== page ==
A Toyota 4Runner – giving us the ability to drive around our island home without borrowing someone else’s expensive set of wheels. We are also now able to get on and off the ferry, which is a ridiculous, slick steel, 45-degree angled ramp: death to the underbelly of any car with low clearance; an adventure in tire-spinning and engine-screaming, amidst fumes of burning rubber, for any 2-wheel drive; a pretty challenging ordeal – you must mount the ferry in reverse, performing zig-zag maneuvers – for even an above-average driver; no problem for Our Red Beast (‘Cherry’/’la Cereza’) and SuperJustin with his nerves of steel. This addition also opens up exploring the main island of Puerto Rico to us in a major way. Kids, tent, dogs, provisions. Bonza.
A flying remote-control helicopter.
A five-pack of baby dolls plus outfits.
A raised platform made of pallets. Covered with blankets and cloth, strewn with cushions and sheepskins in the main living area.
An egg hatchery, complete with automatic egg-turners and 24 assorted chicken eggs across a number of breeds meat, egg and fancy/fluffy.
A sushi dinner on the main island.
An organic caterpillar killer to (hopefully) enable a squash crop to speak of. This is the fourth time I have grown squash on the island and, once again, we are plagued with the yucky green worms. Yes, I know, what is it that Albert Einstein apparently uttered or penned: something about the definition of insanity as repeatedly doing the same thing over and over and expecting different results? And I think I am intelligent?! Well, this time I have changed a variable, and this time maybe we will have a different outcome – a squash dinner, instead of squash plant compost.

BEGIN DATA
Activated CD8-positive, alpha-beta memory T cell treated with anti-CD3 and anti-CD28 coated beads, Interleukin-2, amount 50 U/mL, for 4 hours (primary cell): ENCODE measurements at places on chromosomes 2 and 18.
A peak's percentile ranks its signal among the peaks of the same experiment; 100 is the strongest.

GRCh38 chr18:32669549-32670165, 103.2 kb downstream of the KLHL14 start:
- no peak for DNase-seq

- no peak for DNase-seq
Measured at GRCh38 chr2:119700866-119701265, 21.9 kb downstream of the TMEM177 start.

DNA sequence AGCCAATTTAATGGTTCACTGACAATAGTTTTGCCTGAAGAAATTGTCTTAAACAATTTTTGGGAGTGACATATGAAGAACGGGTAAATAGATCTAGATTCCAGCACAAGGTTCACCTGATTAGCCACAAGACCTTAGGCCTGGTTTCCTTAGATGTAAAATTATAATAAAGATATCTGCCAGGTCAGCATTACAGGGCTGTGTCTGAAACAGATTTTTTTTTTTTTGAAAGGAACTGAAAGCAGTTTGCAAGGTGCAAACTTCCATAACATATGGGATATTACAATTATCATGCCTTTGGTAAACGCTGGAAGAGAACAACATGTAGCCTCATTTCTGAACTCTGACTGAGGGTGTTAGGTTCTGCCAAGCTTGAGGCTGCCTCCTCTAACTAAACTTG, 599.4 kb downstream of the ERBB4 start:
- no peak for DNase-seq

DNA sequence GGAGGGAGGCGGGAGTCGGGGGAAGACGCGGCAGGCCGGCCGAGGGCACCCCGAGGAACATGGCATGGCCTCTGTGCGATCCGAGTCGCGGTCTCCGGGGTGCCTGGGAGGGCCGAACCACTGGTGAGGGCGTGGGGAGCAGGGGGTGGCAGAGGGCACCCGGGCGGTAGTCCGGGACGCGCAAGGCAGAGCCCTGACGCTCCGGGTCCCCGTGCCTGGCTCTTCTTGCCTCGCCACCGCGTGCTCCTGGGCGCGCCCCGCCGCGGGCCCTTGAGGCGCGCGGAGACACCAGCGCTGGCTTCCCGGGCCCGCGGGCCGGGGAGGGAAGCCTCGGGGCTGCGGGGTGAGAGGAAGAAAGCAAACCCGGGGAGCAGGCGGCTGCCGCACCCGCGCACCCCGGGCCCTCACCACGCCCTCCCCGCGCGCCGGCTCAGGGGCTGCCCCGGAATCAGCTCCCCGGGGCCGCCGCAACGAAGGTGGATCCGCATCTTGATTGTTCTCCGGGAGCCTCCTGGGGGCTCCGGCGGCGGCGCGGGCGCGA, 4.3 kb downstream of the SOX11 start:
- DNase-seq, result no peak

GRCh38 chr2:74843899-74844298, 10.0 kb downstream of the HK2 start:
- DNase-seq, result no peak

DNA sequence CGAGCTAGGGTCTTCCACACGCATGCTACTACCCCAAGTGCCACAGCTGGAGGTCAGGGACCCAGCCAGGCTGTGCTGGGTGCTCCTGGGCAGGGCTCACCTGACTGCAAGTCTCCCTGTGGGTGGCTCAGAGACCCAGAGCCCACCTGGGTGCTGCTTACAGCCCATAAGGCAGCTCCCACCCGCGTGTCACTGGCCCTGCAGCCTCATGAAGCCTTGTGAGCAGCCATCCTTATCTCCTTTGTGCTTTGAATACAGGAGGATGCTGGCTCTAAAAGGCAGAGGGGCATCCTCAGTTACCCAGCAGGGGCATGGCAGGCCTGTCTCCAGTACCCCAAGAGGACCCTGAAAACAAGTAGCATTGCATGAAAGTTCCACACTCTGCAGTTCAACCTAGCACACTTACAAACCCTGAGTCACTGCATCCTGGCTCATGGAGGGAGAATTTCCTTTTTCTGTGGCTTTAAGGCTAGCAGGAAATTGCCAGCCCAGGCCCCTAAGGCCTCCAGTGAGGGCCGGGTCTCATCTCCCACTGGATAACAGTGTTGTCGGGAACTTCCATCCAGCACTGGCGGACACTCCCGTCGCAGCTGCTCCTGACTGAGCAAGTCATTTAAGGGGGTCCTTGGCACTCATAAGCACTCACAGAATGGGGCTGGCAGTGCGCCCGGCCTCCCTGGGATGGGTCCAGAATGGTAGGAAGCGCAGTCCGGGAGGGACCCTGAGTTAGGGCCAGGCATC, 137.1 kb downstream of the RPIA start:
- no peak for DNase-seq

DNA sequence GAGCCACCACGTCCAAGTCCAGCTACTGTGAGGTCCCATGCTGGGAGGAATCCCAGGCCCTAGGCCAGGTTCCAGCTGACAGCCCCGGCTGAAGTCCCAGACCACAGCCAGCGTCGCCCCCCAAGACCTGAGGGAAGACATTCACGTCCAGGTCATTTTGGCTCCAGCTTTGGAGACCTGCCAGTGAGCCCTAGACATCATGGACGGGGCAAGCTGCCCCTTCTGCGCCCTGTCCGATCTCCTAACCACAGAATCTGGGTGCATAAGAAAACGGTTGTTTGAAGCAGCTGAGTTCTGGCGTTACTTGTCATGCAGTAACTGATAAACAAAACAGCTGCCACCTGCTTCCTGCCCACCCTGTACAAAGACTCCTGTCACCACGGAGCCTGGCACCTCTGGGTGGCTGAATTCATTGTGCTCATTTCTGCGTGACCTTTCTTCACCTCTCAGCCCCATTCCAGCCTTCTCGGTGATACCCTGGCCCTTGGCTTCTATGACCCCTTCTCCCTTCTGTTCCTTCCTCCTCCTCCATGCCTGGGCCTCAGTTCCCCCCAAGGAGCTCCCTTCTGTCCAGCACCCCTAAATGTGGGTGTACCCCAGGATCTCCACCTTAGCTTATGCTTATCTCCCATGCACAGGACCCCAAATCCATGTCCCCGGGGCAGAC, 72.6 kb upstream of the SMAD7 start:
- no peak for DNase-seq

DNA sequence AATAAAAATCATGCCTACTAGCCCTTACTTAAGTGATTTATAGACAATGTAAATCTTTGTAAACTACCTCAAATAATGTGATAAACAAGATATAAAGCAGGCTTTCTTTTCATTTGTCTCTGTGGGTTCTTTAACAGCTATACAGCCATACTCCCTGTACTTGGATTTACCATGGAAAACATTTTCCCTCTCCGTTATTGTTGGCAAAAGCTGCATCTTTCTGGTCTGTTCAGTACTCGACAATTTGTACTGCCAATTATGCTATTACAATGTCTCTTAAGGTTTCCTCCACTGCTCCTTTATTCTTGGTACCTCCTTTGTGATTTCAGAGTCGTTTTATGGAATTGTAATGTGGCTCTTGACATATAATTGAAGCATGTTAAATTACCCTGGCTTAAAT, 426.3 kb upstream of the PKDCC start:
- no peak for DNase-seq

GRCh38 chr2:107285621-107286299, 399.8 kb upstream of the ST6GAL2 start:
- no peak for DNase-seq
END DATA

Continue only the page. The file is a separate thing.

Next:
We have okra plants thriving and looking gorgeous, lots of them, as I planted a load more given the success of the first lot.
Arugula coming up.
Tomatoes and beets and more arugula and kale and gandule beans planted in seed trays.
An expanded, much more workable, kitchen set-up, thanks to a recent re-jig and reconfiguration of our main living space (at the same time as the seating platform addition).
A large, secure, under-souplad dog house for such times as we are out and the dogs need to be contained with relative space and comfort. They hate it – it’s not a king-size bed, and there are no pillows. They’ll get over it.
Hanging solar lanterns lighting up play camp like a magical fairy wonderland. These are blue mason canning jars, with solar panels on the lids and an LED inside, illuminating the children’s collections of items found and foraged.
A few key dump finds to form part of chicken solution 2.0.
Still abundant tulsi and other fresh herbs for medicinal and delicious teas.
And then, of course, there are all the other intangibles and elementals that are worth so much more, like each other, nature, beauty, sun, sea, fresh air, freedom, friendship.
And there it is again: freedom.